There is nothing worse than doing the same thing again and again and again. Einstein said the definition of insanity is doing the same thing over and over and expecting different results. While you’re not necessarily looking for different results in bookkeeping, you still want a certain amount of diversity in how you spend your days. Having a range of clients of various sizes will ensure a varied workload and provide a broad array of tasks each week. You may find yourself preparing solo-entrepreneur taxes one day, doing account audits the next day and attending a meeting about data entry on the following day. The diversity of work comes down to the differing and unique needs of each client. It will be your job to determine the necessary timing of each task and slot it into your day to meet those distinct needs.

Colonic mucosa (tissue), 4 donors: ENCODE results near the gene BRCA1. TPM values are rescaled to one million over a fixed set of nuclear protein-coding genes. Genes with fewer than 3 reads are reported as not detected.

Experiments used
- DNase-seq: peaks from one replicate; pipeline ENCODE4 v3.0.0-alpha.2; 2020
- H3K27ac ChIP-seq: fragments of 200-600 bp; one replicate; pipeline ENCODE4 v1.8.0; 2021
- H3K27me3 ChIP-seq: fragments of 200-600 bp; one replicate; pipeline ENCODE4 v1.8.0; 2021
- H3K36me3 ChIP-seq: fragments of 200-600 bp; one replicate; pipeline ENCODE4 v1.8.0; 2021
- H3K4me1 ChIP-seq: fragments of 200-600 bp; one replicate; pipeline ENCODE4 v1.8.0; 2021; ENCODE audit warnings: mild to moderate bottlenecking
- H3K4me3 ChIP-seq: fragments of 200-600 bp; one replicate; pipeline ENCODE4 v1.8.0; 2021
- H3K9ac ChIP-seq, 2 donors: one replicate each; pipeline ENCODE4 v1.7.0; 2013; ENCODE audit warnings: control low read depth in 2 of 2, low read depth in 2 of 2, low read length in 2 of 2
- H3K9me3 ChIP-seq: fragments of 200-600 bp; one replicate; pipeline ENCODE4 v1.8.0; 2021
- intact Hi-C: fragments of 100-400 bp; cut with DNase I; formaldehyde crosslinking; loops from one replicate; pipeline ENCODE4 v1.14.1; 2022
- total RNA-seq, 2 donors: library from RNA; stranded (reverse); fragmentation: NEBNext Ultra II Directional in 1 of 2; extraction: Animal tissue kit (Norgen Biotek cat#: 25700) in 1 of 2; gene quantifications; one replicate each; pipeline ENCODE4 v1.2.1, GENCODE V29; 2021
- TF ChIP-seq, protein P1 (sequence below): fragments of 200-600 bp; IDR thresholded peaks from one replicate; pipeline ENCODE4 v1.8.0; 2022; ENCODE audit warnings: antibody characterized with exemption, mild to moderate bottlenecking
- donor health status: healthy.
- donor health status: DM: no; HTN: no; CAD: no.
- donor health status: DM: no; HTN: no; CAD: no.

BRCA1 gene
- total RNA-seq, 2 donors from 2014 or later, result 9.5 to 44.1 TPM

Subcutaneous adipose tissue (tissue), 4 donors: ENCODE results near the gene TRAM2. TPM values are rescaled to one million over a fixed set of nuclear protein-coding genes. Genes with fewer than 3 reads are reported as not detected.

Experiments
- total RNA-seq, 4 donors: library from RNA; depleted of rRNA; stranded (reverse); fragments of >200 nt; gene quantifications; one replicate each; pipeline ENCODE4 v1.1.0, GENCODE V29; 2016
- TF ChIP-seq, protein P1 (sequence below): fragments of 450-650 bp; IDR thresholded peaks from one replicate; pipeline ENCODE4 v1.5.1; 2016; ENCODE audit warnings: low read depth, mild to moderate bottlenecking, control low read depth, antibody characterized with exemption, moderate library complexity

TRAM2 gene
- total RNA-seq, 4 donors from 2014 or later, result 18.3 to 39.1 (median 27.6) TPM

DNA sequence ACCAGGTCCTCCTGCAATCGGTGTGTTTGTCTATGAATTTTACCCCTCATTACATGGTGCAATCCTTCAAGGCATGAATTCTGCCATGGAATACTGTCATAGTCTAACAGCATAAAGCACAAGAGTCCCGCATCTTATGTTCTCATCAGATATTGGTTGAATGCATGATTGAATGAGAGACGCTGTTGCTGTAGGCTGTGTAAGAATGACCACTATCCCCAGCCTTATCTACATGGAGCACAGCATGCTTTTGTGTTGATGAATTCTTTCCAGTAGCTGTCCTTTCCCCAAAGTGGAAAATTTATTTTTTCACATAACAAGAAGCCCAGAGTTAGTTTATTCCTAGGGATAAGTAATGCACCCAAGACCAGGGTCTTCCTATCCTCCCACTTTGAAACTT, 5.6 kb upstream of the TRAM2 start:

Exposure to a number of different clients and tasks will also broaden your awareness of your field. Not only will you learn about different aspects of bookkeeping, you’re likely to learn different ways of doing things from working with a wide range of individuals. Plus, the flexibility in time allows you to enhance your knowledge by adding more education such as additional bookkeeping courses and programs, online webinar education on tools and techniques and professional association sessions that expand the learning of members.